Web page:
A couple of times a year I meet up with my friends from Exeter University days, Mary Alexander and Drusilla Belfield, and we take a walk in southern England. Last Sunday we started from Chilcomb to the east of Winchester, on the western edge of the South Downs National Park.
We parked at the early-Norman church, which is on the side of a hill a little way out of the village.
As we joined the South Downs Way on the eastern side of the village, we saw a sign for one of the many water taps installed along the way.
The way gave us a view of Telegraph Clump and Cheesefoot Head, a natural amphitheatre where Eisenhower addressed the troops before D day.
Soon we were out on the open Fawley Down with wide views to the Isle of Wight to the south and Beacon Hill to the north.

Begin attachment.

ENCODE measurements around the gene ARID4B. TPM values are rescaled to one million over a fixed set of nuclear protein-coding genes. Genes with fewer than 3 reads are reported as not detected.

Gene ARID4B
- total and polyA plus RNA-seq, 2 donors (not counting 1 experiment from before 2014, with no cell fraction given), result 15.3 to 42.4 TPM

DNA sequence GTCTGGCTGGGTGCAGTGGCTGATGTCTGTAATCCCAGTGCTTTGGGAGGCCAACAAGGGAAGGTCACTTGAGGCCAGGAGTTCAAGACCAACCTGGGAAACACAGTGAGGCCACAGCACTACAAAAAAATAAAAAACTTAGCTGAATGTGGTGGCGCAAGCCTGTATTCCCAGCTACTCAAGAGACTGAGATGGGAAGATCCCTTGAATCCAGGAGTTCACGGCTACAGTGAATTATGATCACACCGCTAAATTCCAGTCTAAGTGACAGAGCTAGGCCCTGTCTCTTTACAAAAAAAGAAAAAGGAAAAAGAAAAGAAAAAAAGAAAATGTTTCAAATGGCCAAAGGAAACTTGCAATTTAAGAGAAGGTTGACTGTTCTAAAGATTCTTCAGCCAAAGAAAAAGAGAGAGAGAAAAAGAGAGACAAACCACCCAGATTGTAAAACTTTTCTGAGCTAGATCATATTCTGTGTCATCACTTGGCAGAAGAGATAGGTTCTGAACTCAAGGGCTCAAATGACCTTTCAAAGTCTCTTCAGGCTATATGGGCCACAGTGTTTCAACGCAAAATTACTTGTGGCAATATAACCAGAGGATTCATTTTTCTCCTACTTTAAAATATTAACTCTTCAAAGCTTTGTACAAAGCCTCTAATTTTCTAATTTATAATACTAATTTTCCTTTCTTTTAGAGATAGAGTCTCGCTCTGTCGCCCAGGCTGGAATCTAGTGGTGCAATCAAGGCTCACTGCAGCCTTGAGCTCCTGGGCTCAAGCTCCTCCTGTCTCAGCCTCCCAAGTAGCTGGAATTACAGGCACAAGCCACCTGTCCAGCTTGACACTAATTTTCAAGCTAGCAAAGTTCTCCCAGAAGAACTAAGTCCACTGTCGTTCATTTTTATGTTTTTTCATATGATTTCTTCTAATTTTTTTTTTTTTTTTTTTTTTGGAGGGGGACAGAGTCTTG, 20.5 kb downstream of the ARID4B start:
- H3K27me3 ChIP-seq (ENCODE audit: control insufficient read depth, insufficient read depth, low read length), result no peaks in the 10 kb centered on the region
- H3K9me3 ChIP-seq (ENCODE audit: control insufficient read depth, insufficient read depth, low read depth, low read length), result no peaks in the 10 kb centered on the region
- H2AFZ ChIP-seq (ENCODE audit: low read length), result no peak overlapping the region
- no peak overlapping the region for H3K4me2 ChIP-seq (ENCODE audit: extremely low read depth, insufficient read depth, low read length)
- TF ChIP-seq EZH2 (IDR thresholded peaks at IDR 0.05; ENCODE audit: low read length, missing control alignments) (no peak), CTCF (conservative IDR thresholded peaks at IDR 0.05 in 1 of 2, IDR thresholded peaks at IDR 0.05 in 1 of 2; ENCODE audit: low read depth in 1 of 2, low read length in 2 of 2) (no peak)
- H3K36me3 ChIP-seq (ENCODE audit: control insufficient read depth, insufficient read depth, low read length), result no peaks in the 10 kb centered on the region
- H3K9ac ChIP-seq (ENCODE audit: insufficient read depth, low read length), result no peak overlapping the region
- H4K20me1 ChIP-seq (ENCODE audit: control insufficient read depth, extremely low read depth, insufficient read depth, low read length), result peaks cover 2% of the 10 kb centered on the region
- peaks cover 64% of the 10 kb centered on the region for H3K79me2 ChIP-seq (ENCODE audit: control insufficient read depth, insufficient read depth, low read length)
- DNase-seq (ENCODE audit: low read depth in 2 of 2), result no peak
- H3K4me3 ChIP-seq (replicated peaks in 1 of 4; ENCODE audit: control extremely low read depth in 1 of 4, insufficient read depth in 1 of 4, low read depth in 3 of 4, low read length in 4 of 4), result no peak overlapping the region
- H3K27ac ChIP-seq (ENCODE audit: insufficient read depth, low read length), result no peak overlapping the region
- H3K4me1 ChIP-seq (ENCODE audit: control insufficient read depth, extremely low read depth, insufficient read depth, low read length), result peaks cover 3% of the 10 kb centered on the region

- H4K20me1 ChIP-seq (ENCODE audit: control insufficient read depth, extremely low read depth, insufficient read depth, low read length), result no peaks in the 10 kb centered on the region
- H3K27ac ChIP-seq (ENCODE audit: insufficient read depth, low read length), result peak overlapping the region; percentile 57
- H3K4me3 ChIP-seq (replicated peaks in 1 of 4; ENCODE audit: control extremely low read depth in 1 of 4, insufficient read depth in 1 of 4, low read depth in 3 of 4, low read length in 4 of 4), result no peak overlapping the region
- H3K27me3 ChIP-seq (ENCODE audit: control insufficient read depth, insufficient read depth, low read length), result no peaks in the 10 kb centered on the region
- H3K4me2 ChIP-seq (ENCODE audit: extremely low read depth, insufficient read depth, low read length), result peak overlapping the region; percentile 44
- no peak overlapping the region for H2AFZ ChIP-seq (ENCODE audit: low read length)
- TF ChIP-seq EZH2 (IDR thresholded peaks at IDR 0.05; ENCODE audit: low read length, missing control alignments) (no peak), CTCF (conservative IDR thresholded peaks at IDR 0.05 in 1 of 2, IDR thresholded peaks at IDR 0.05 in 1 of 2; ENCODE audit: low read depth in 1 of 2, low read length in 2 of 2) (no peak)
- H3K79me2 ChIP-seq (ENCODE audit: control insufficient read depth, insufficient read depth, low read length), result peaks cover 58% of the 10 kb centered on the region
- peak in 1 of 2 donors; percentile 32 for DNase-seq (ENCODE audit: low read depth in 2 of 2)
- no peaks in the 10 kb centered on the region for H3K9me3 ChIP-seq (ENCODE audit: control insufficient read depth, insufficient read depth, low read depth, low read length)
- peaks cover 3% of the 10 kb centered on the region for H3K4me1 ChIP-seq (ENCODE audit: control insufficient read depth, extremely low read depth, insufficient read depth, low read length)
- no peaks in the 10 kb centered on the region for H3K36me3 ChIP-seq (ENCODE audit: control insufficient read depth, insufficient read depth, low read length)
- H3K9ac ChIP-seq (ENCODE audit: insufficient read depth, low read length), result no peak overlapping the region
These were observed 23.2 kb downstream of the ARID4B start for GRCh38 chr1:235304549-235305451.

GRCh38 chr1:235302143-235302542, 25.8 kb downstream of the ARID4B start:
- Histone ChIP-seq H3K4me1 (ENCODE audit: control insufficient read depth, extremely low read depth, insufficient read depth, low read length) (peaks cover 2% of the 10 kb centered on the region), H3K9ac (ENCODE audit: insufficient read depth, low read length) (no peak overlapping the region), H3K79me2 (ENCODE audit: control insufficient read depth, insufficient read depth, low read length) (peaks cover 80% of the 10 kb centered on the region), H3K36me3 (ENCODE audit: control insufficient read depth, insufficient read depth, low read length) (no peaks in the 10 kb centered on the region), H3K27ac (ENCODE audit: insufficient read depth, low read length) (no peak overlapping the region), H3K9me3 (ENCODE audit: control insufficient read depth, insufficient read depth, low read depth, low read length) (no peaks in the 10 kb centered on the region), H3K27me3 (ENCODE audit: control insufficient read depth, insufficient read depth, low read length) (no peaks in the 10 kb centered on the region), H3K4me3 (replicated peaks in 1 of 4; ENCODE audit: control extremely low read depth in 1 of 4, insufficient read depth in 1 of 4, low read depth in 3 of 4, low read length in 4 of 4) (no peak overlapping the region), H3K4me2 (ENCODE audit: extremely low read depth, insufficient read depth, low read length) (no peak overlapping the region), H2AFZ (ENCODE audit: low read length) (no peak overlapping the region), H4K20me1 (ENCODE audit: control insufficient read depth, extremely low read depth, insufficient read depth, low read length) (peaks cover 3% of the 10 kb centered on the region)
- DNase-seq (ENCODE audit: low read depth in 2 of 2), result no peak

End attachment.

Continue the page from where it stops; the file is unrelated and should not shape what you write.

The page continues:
We stopped for lunch on the edge of a field, and then proceeded to Morestead. We turned north past the isolated war-memorial which commemorates the soldiers of the London Regiment, stationed at Hazeley Camp, who were killed or went missing in the First World War.
On a long track heading north between fields we saw young stonechats flitting about. Then we turned north-east on the edge of the woods back to the church.
It was about six and a half miles, and a pleasant circular walk.